Crime

Italy has a moderate rate of crime. Nevertheless, you should exercise extra caution at night and at train stations, airports, nightclubs, bars, and outdoor cafes.

Food and drink: 

Tap water is generally safe to drink. The inscription 'Acqua Non Potabile' means water is not drinkable. Milk is generally pasteurized and dairy products are safe for consumption. Local meat, poultry, seafood, fruit, vegetables and dairy products are considered safe to eat.

Health

Italy, with its amazing art and cultural sites, provides a memorable getaway for any traveler. Although there are no specific recommendations regarding vaccinations such as a hepatitis A vaccine or malaria medication for travel to Italy, it's imperative to be up to date on standard immunizations before attempting to travel in this beautiful Mediterranean region.

Clothing

Pack frugally, including dark and neutral separates that can be mixed and matched; choose items that may be worn two or three times. Italians tend to wear muted colors, so wearing bright colors screams "American Tourist" in the major cities. Include lightweight undergarments and footwear that can be hand-washed in the hotel sink using their shampoo. Pack two pairs of broken-in, dark-colored walking shoes for the cobble stone streets, ancient, uneven sidewalks and hill walking that you will find in every major Italian tourist area.

Diana Hotel

The Diana Hotel is a historical property opened in 1939 by Benedetto De Angelis, founder of one of the oldest and most famous family of the Roman hotellerie which is still managing the hotel nowadays. 

In the heart of the Umbertine Rome, a few meters from the Opera House, Termini station and easily accessible by Metro, the Hotel Diana offers a prime location close to the historical center, the most important monuments and museums of the city, and the most famous shopping streets.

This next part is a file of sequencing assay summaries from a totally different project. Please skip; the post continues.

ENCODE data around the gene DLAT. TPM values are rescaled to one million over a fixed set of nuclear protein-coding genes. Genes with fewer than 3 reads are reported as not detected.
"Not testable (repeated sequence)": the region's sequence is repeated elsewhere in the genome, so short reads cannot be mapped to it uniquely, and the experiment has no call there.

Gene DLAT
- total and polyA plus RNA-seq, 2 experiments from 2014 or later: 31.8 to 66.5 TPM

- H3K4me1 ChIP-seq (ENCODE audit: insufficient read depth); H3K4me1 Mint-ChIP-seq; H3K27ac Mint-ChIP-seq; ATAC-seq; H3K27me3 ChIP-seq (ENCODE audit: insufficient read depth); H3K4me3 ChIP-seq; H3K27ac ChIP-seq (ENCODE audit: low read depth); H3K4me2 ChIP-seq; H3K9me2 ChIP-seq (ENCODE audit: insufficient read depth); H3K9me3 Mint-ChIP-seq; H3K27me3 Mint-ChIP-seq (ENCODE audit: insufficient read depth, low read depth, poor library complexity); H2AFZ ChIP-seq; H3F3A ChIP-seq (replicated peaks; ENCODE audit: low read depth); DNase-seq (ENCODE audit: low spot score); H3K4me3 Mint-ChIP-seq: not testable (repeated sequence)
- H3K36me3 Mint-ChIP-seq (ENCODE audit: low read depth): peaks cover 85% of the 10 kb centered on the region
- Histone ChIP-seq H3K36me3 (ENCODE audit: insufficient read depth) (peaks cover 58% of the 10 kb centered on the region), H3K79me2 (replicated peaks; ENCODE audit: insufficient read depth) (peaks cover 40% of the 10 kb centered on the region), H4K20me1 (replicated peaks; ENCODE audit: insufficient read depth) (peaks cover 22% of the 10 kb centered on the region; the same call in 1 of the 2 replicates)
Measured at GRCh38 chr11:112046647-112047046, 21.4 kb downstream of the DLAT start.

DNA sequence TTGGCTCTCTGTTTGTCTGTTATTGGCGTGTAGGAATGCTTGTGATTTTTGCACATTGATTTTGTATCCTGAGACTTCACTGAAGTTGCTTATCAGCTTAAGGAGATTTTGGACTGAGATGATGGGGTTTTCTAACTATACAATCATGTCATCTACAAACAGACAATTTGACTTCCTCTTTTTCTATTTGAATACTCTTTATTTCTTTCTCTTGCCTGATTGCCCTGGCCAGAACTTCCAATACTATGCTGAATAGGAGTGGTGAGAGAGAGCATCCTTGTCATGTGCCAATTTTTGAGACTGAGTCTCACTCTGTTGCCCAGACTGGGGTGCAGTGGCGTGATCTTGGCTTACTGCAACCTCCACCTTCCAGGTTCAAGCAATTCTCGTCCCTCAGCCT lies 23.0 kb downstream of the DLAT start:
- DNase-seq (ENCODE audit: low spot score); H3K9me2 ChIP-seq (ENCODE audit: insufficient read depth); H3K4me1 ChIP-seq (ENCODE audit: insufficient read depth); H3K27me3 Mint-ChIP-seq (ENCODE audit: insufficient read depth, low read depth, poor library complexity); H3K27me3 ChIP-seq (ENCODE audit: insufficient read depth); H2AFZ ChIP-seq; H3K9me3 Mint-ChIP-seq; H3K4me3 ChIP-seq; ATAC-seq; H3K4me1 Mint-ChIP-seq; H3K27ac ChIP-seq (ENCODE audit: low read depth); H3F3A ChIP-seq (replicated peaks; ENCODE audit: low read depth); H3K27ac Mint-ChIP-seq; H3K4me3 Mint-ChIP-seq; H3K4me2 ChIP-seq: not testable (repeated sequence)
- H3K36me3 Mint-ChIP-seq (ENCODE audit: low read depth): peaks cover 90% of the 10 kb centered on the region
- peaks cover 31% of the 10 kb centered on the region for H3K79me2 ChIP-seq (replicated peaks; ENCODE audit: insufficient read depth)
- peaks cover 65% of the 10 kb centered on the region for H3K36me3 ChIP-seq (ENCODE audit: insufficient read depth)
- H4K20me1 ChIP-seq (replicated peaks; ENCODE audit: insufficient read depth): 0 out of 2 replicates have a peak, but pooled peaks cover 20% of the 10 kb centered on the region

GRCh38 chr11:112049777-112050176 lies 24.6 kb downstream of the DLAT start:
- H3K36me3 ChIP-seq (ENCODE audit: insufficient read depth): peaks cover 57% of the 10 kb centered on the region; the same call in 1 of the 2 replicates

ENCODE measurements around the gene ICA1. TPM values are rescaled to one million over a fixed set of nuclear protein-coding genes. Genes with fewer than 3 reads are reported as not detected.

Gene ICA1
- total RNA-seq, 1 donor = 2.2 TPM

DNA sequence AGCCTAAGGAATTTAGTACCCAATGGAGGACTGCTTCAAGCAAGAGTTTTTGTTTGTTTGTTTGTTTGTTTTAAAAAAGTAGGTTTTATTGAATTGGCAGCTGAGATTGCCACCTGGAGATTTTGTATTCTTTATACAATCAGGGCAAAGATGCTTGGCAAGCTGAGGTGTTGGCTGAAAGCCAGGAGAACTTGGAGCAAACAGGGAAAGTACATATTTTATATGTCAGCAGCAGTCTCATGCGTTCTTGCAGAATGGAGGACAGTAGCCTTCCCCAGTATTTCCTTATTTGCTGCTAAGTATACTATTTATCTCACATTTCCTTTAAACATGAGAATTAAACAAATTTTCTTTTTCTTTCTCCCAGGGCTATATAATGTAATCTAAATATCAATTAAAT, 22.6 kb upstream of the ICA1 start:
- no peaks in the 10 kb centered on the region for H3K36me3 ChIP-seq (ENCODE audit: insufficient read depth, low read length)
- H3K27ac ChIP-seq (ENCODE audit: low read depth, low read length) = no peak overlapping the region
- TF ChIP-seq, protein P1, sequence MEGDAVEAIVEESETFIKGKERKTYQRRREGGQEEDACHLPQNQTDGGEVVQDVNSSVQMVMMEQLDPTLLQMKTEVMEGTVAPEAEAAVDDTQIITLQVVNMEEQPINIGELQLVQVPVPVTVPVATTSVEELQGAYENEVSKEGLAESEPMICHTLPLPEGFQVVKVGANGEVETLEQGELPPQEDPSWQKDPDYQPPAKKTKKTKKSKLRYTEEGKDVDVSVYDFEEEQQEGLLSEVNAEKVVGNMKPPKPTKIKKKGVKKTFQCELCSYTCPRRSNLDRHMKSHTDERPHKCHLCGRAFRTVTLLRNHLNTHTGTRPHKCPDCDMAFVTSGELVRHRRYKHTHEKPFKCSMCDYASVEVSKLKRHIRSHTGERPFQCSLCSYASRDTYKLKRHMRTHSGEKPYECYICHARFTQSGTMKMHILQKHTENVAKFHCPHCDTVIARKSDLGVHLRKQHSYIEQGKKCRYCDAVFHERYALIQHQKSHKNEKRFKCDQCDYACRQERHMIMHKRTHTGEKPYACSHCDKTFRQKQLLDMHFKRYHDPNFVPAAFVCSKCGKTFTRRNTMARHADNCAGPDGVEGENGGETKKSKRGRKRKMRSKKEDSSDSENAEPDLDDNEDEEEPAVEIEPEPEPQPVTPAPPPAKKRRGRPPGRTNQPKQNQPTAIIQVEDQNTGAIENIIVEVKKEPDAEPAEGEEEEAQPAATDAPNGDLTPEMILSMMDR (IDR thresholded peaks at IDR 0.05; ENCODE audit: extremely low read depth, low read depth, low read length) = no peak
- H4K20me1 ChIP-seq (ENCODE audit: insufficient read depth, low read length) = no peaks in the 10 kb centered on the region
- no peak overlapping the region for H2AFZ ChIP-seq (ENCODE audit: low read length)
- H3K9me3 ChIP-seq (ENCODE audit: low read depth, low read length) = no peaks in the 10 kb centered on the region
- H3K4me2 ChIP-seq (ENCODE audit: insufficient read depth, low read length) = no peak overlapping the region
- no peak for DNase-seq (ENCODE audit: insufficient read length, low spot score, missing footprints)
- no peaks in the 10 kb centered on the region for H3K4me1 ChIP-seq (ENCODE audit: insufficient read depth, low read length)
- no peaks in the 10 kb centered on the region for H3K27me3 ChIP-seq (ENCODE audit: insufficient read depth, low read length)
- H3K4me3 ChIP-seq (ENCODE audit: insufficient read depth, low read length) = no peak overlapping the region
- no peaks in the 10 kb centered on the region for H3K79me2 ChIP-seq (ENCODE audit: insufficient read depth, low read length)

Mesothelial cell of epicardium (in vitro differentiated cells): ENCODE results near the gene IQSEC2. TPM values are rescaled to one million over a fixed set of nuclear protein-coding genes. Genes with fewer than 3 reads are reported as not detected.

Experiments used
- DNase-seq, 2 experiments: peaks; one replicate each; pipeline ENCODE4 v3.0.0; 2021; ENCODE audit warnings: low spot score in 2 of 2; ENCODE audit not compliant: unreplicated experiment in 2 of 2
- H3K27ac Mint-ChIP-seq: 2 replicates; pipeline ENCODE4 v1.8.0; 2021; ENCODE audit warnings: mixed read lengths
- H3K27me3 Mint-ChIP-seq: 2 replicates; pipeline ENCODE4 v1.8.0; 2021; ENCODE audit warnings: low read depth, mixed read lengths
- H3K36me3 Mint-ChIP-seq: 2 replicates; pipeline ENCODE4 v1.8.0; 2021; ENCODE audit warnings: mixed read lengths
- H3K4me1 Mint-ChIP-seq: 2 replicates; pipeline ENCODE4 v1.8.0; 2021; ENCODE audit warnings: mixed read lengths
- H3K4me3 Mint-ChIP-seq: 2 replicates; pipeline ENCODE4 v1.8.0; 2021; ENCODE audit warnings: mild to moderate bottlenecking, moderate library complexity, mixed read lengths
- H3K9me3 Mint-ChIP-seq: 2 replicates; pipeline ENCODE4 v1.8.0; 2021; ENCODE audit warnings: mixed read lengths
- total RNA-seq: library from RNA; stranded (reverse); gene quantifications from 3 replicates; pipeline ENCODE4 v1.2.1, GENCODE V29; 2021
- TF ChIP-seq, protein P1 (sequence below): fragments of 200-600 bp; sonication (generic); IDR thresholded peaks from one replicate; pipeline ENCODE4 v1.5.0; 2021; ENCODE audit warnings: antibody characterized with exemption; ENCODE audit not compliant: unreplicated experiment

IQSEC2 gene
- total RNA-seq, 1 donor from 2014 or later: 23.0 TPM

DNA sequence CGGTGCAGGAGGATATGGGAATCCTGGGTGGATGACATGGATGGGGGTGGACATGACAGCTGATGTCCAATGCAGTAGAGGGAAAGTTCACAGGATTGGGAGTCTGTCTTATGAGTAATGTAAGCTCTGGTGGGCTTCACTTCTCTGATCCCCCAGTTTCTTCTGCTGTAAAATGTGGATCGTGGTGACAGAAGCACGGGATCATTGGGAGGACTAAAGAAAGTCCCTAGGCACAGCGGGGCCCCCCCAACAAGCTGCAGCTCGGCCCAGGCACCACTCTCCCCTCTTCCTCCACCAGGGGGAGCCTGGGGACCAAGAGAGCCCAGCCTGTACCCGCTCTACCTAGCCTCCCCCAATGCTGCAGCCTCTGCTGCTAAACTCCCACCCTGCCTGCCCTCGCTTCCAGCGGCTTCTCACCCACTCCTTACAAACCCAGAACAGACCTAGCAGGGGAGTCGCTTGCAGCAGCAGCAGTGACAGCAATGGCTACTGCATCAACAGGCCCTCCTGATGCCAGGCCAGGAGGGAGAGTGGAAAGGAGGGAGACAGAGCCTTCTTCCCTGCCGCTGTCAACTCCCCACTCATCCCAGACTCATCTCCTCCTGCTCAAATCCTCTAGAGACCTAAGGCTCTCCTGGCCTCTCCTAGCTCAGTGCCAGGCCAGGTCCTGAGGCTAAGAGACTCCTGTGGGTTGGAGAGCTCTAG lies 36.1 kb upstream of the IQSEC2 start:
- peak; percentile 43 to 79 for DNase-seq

The Diana Hotel has always been an important point for those traveling for business or leisure and welcoming its guests in a pleasant and elegant atmosphere. 

Titania Hotel

Located at Panepistimiou Avenue, near Syntagma Square, right in the heart of the Historical and Commercial Centre of Athens, the recently renovated Titania Hotel creates its own "page" in the history of hospitality. 

The Titania Athens Hotel is surrounded by the most important monuments of the Grecian History, such as the Acropolis, the New Museum of Acropolis, the Parliament, the Archaeological Museum, and the National Library. It is located within short distance to theaters, modern commercial shops and city malls, offering its guests a wide variety of sightseeing and entertainment choices.Located at Panepistimiou Avenue, near Syntagma square, right in the heart of the Historical and Commercial Centre of Athens, the recently renovated Titania Hotel creates its own "page" in the history of Hospitality. 

The Titania Athens hotel is surrounded by the most important monuments of the Grecian History, such as the Acropolis, the New Museum of Acropolis, the Parliament, the Archaeological Museum, and the National Library. It is located within short distance to theaters, modern commercial shops and city malls, offering its guests a wide variety of sightseeing and entertainment choices.

Athens

Rome